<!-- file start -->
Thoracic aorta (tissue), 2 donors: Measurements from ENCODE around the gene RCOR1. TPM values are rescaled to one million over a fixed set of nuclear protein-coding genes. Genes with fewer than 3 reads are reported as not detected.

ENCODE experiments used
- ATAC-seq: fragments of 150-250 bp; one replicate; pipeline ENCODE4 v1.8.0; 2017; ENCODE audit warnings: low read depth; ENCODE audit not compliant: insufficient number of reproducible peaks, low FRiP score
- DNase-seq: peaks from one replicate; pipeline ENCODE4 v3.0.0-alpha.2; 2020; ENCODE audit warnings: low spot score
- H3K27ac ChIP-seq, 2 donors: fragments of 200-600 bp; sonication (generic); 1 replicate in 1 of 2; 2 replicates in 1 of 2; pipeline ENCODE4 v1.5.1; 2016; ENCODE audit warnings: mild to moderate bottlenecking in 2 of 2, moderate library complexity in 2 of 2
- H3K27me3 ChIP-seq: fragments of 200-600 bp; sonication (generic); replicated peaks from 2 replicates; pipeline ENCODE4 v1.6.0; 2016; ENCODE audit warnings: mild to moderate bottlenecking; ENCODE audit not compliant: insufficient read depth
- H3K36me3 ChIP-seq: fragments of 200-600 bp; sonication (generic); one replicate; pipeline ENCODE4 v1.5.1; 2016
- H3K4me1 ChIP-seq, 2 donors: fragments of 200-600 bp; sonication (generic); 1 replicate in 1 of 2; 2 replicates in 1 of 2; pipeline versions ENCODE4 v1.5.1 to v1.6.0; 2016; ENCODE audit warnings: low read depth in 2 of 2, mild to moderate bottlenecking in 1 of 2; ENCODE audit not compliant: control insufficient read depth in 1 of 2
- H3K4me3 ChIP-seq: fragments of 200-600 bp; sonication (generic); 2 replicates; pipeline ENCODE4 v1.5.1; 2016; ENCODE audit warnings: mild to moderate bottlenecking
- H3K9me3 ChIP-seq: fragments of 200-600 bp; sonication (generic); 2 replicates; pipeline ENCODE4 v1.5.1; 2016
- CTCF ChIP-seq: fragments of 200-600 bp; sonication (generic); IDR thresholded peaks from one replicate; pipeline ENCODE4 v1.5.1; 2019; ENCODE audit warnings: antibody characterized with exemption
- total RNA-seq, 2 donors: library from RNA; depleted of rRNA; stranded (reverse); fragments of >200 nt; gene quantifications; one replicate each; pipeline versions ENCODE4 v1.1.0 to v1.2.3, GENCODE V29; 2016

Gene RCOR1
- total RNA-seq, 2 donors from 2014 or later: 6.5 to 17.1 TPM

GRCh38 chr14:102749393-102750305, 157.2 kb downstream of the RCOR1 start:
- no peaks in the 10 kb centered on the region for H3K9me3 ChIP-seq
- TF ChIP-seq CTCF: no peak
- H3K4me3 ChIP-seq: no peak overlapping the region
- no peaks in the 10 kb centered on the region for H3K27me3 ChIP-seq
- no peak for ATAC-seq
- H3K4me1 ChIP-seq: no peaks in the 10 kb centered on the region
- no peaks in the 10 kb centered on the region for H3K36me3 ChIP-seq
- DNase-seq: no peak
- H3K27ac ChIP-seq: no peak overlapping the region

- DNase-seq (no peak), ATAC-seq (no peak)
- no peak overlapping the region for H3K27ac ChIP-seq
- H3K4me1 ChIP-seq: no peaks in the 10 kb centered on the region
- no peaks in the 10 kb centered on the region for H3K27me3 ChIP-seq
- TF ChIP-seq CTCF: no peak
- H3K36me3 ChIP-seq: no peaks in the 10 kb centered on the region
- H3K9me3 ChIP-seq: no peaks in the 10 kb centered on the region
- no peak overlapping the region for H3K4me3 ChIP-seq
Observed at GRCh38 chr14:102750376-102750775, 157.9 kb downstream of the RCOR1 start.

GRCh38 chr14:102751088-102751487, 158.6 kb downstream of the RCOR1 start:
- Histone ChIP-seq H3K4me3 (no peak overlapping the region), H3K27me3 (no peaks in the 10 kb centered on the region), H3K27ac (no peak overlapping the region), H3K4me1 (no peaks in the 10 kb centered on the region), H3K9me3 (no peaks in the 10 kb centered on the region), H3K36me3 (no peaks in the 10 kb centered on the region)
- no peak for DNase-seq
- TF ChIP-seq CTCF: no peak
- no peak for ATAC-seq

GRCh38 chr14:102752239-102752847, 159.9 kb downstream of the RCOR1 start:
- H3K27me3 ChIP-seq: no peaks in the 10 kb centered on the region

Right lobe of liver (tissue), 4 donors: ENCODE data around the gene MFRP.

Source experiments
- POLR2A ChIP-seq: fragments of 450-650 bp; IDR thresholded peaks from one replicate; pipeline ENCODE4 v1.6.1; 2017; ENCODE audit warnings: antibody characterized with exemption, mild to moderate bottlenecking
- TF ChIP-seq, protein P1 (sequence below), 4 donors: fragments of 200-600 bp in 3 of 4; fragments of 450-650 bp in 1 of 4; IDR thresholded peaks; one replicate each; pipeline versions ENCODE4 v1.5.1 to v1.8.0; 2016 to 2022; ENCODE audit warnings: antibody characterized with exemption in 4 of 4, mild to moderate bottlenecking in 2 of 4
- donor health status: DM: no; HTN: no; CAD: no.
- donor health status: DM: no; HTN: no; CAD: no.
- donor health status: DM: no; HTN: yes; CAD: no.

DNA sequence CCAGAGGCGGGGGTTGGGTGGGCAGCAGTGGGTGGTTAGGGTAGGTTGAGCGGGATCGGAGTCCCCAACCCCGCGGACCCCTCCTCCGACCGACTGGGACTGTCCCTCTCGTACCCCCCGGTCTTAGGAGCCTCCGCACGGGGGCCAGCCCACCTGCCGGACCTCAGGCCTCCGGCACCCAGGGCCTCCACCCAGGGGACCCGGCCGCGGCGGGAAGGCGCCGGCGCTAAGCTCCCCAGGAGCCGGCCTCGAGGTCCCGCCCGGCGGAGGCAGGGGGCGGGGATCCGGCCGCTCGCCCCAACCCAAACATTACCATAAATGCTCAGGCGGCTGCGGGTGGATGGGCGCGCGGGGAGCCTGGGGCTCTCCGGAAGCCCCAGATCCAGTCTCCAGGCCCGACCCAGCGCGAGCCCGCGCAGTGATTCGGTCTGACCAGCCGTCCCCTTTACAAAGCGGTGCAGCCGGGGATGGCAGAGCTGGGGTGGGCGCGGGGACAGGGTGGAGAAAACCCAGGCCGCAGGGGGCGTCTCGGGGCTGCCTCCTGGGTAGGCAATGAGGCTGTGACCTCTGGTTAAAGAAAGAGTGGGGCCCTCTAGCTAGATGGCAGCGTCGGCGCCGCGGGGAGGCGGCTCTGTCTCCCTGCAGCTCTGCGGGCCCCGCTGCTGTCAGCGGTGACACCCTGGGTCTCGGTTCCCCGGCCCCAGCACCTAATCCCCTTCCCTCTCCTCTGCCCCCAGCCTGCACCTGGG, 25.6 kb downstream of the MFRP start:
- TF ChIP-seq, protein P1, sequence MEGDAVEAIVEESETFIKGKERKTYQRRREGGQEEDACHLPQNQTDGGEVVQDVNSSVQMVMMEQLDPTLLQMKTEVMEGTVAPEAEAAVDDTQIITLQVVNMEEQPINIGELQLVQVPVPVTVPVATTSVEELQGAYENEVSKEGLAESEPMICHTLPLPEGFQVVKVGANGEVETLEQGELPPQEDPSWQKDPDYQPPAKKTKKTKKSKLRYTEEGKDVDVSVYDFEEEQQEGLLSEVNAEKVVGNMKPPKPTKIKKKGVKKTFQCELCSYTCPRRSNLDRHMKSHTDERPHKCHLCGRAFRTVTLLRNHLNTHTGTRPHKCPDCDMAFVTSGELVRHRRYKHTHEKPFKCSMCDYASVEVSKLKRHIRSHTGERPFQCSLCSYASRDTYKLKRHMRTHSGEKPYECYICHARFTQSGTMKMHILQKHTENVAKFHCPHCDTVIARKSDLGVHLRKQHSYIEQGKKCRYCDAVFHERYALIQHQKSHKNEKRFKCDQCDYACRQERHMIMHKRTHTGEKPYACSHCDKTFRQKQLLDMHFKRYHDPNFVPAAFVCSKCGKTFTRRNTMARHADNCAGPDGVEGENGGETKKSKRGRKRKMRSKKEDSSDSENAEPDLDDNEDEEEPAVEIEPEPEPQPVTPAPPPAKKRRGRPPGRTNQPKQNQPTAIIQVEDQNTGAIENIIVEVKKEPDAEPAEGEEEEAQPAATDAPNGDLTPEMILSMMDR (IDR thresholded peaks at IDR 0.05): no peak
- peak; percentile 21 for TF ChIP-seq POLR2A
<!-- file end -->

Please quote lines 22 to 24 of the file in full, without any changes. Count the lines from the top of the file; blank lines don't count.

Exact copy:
- no peaks in the 10 kb centered on the region for H3K36me3 ChIP-seq
- DNase-seq: no peak
- H3K27ac ChIP-seq: no peak overlapping the region